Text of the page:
Progression of Deep Infiltrating Rectosigmoid Endometriotic Nodules

Antoine Netter; Perrine d'Avout-Fourdinier; Aubert Agostini; Isabella Chanavaz-Lacheray; Marta Lampika; Marilena Farella; Clotilde Hennetier; Horace Roman

Disclosures

Hum Reprod. 2019;34(11):2144-2152. 

In This Article

Discussion

Our results suggest that in 28% of patients who have a deep infiltrating rectosigmoid nodule, growth will occur over a 3-year period. This risk of progression is directly related to the presence of menstruation during this time, as nodule growth will occur in 39% of women free of amenorrhoea. These findings are of major importance when selecting expectant management rather than surgery or hormonal suppression for women with rectosigmoid endometriotic nodules.

Our study has several limitations. The inter-MRI interval of 3 years is of short duration, when compared to the potentially long period of development of endometriotic nodules over an average of 30 years, from menarche to menopause. We therefore cannot extrapolate our findings to nodules followed up over any period of longer duration. The sample size is small, due to exclusion criteria which eliminated half of the patients presenting for review with two consecutive MRIs. Our cut-off values defining the progression and the regression of nodules may be considered restrictive, as in the group of women with nodules demonstrating progression, mean length and thickness increased 2-fold when compared to baseline measures. Due to the absence of predefined criteria, the cut-off measurements used to confirm the progression or regression of rectosigmoid nodules were chosen according to published criteria used to define solid tumour growth (Eisenhauer et al., 2009). Our findings cannot be extrapolated to asymptomatic women with rectosigmoid nodules, because all patients included in our analysis reported either pain or infertility or both.

All MRI examinations were performed externally, prior to patient review in our centre. As there is currently no international consensus regarding MRI patient preparation, protocols or reporting criteria (Bazot et al., 2017), there is heterogeneity of MRI techniques, which were performed by radiologists from a range of facilities in France. Our inclusion criteria required the availability of three main sequences, images of high quality and without artefact hampering nodule assessment. These criteria were strict; thus, 17 patients, despite presenting with rectosigmoid nodules demonstrated on two MRIs, were ultimately ineligible for enrolment in our study. We cannot confirm the effect these criteria may have had on our results. However, these limitations did not allow us to monitor nodule growth, but only to demonstrate that their size may increase, particularly in patients having periods.

Another limitation of the study was the inclusion of patients with a prior history of pelvic surgery (48.8%). However, none of these patients had previously undergone surgery for deep infiltrating endometriosis; thus, it is unlikely that previous surgeries had an impact on the growth of any deep endometriotic nodules.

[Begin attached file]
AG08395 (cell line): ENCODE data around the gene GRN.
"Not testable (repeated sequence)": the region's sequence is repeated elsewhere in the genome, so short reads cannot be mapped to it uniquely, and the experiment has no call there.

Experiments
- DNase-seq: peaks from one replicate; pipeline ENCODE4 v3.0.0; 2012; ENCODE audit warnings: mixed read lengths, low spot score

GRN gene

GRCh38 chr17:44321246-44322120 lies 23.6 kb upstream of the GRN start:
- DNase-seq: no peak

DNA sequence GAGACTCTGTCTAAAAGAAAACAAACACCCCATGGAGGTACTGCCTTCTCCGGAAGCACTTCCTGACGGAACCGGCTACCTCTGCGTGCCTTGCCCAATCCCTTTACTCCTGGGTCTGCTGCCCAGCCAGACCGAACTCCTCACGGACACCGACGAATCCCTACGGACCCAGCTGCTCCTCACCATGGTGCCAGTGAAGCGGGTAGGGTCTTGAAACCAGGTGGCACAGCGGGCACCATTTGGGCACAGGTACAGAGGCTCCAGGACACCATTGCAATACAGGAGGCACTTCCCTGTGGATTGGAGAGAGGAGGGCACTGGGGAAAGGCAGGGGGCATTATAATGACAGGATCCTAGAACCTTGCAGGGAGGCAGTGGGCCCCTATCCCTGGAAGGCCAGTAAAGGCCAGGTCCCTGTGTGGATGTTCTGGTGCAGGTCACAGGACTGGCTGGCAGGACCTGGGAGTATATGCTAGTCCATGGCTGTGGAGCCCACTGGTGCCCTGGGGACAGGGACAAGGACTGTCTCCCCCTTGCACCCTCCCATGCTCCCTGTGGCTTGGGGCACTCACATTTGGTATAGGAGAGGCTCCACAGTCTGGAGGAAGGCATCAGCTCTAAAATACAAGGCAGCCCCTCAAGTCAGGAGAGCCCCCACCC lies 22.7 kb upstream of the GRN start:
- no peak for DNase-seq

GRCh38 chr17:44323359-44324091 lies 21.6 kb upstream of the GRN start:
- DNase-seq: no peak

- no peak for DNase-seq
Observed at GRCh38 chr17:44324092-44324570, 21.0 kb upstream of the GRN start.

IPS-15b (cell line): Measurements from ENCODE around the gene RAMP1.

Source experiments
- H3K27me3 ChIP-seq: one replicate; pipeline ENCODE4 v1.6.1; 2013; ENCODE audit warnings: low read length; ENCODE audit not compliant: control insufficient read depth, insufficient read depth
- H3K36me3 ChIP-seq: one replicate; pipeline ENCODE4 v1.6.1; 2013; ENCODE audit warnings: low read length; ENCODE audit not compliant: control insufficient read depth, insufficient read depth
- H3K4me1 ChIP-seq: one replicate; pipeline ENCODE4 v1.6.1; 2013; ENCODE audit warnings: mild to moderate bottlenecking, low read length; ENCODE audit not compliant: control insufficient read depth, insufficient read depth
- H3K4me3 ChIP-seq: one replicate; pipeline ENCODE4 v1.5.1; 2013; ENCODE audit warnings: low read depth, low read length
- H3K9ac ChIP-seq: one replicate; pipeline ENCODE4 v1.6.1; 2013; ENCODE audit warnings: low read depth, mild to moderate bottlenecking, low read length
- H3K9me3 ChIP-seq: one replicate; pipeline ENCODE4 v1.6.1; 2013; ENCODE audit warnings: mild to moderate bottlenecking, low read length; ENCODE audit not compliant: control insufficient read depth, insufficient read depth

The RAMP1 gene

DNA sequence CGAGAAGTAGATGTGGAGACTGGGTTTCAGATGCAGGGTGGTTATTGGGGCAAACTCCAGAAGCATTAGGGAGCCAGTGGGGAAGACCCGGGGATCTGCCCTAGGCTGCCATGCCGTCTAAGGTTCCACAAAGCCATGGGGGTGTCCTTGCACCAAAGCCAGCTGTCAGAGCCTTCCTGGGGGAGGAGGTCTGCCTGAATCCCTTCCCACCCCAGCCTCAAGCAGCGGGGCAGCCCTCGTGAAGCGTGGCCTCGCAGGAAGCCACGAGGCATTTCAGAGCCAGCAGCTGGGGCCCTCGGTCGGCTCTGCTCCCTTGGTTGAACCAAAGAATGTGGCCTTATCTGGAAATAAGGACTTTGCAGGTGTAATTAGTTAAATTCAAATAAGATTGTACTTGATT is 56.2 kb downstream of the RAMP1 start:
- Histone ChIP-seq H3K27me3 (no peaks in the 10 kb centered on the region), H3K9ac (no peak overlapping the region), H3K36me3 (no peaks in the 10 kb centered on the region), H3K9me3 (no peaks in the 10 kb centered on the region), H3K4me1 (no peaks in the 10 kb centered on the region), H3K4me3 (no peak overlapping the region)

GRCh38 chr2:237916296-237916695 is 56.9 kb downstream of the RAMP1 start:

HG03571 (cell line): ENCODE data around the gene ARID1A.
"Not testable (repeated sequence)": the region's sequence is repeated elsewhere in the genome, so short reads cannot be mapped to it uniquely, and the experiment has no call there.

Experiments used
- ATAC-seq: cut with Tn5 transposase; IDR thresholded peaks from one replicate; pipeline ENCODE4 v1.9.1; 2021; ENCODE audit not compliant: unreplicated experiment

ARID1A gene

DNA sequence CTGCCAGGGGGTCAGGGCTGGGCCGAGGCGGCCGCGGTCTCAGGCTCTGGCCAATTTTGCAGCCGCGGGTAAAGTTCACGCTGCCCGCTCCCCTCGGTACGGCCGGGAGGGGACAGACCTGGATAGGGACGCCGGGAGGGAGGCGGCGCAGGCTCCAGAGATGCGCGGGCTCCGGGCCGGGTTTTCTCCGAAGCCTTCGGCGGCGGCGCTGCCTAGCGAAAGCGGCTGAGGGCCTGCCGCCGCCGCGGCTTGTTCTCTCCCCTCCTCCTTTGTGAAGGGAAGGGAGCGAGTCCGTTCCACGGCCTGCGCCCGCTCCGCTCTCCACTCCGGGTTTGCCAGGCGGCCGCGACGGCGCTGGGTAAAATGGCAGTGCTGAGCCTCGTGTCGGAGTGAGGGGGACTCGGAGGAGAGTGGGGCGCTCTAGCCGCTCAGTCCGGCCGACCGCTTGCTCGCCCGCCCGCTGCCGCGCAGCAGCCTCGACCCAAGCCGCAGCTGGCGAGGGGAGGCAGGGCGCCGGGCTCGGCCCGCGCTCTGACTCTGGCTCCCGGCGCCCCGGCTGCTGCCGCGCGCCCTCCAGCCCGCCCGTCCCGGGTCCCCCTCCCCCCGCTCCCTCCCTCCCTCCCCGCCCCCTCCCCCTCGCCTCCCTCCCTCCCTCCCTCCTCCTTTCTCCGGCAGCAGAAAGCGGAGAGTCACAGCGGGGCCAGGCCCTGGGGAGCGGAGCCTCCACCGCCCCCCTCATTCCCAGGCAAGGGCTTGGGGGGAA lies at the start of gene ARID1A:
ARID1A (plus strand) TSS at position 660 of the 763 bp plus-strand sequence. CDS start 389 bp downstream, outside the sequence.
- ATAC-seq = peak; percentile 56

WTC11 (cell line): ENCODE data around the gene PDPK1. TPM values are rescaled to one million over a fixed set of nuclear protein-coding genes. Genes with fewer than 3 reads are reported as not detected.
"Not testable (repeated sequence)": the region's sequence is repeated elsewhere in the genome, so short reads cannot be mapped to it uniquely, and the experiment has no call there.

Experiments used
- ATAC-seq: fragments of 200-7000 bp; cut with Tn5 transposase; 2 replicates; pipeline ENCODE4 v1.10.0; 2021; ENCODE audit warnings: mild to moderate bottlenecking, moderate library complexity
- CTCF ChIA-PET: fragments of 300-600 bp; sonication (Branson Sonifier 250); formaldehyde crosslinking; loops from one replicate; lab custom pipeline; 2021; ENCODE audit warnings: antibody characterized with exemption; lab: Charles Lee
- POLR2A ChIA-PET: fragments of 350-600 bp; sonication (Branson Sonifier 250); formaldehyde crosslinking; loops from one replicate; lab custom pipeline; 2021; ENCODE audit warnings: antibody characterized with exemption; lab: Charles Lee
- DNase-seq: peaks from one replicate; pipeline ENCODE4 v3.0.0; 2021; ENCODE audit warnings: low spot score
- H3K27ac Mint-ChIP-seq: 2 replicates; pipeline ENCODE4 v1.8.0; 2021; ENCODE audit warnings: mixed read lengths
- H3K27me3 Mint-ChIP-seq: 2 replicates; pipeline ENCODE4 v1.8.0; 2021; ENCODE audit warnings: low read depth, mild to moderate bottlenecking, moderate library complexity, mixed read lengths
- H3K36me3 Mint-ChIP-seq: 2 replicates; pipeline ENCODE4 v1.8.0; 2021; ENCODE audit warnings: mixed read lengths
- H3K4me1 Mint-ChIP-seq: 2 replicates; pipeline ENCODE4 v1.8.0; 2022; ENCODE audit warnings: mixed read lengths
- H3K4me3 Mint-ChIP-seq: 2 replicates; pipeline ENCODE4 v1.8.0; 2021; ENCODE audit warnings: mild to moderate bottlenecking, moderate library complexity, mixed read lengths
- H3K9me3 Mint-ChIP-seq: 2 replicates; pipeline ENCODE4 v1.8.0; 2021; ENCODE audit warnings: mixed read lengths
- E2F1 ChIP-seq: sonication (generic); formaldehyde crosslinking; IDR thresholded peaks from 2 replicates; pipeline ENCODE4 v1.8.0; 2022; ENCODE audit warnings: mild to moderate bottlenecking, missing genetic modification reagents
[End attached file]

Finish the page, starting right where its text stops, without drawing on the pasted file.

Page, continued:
One may object that our study population is heterogeneous, due to the inclusion of women undergoing various hormonal treatments, women who were pregnant and/or breastfeeding and women with ongoing menses. The sample is also heterogeneous in terms of length of interval between MRIs and length of interruptions in medical treatment during the interval. In reality it is difficult, if not impossible, to conduct a long-term study in patients with endometriosis completely free of medical or surgical treatment. Symptomatic patients, who are likely to benefit from hormonal or surgical treatments, have a lower probability of eligibility for inclusion at the time of follow-up. Further studies are required to assess the risk of progression of rectosigmoid nodules over the whole 30-year reproductive period.

Our study has several strengths. As our cut-off values are restrictive, the definition and therefore confirmation of growth or regression of nodules is robust. We chose to enrol only patients with rectosigmoid nodules, because their measurement is both comprehensive and reproducible: the length is measured longitudinally while the thickness is measured orthogonally to the bowel wall. We were able to accurately estimate the impact of amenorrhoea on the growth, stability or regression of nodules, because all patient medical records consistently documented duration of menstruation, amenorrhoea, pregnancy, breastfeeding and medical treatment occurring in the inter-MRI interval. All MRIs were reviewed by a senior radiologist experienced in deep endometriosis.

Regarding the technique for radiological measurement of nodules, our results demonstrate good intra- and inter-observer reproducibility for measurement of both length and thickness of lesions. To our knowledge, there are no specific recommendations regarding the technique for measurement of endometriotic nodules on MRI. We deliberately chose not to measure the width, the area or the volume of deep endometriotic nodules for two reasons: (i) these measurements can be challenging and are therefore less reproducible due to the irregular shape of endometriotic nodules and (ii) the length and the thickness of nodules are clinically relevant measurements, as the length is routinely used to define the feasibility of bowel disc excision, while the thickness is employed to estimate the feasibility of rectal shaving (Abrão et al., 2015; Roman et al., 2016; Donnez and Roman, 2017).

It has already been proven in the field of radiology for malignancy that there is unavoidable intra- and inter-observer variability when solid tumour measurements are expressed in millimetres. For this reason, it has been recommended that confirmation of progression or regression of solid tumours be done via the use of thresholds: progression is defined as an increase in tumour diameter of >20%, regression is defined as a decrease in diameter of >30% and stability is defined as any growth or regression between these two thresholds (Eisenhauer et al., 2009). To increase the strength of our study, we chose large thresholds (>20% variation in length and in thickness), which defined nodules where size increased 2-fold as 'progressive'. Using these thresholds, the definition and therefore the statement of progression of nodules are more reliable for readers.